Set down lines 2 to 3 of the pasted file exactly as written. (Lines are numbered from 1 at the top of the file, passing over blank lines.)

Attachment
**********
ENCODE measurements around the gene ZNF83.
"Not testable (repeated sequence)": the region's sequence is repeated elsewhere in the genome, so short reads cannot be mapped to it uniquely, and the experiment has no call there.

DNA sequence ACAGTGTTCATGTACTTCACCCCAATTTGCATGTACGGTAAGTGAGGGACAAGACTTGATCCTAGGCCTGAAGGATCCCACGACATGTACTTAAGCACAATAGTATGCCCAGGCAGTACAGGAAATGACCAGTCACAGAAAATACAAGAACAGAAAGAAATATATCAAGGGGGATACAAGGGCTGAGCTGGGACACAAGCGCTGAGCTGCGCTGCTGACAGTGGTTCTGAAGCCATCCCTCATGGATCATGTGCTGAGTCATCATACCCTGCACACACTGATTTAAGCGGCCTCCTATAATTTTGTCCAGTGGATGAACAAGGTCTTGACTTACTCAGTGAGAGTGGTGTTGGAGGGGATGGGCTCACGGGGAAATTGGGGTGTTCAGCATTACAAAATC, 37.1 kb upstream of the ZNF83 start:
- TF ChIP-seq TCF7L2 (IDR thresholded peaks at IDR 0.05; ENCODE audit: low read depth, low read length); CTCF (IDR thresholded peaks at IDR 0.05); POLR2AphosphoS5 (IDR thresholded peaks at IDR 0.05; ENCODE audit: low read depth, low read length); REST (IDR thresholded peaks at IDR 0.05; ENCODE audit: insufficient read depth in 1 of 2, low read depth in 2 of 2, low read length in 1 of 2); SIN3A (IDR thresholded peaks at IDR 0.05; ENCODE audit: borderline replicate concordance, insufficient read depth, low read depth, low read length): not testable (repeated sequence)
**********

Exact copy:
"Not testable (repeated sequence)": the region's sequence is repeated elsewhere in the genome, so short reads cannot be mapped to it uniquely, and the experiment has no call there.

DNA sequence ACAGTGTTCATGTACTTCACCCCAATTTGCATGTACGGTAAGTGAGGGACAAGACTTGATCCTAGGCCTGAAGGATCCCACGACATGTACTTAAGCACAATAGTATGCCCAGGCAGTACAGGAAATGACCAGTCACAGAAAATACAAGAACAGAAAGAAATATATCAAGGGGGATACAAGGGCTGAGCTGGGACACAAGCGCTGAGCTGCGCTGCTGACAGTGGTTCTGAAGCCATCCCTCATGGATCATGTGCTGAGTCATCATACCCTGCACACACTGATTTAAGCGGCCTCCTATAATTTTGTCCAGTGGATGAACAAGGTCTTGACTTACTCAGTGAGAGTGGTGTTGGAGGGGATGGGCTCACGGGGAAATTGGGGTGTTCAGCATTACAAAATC, 37.1 kb upstream of the ZNF83 start: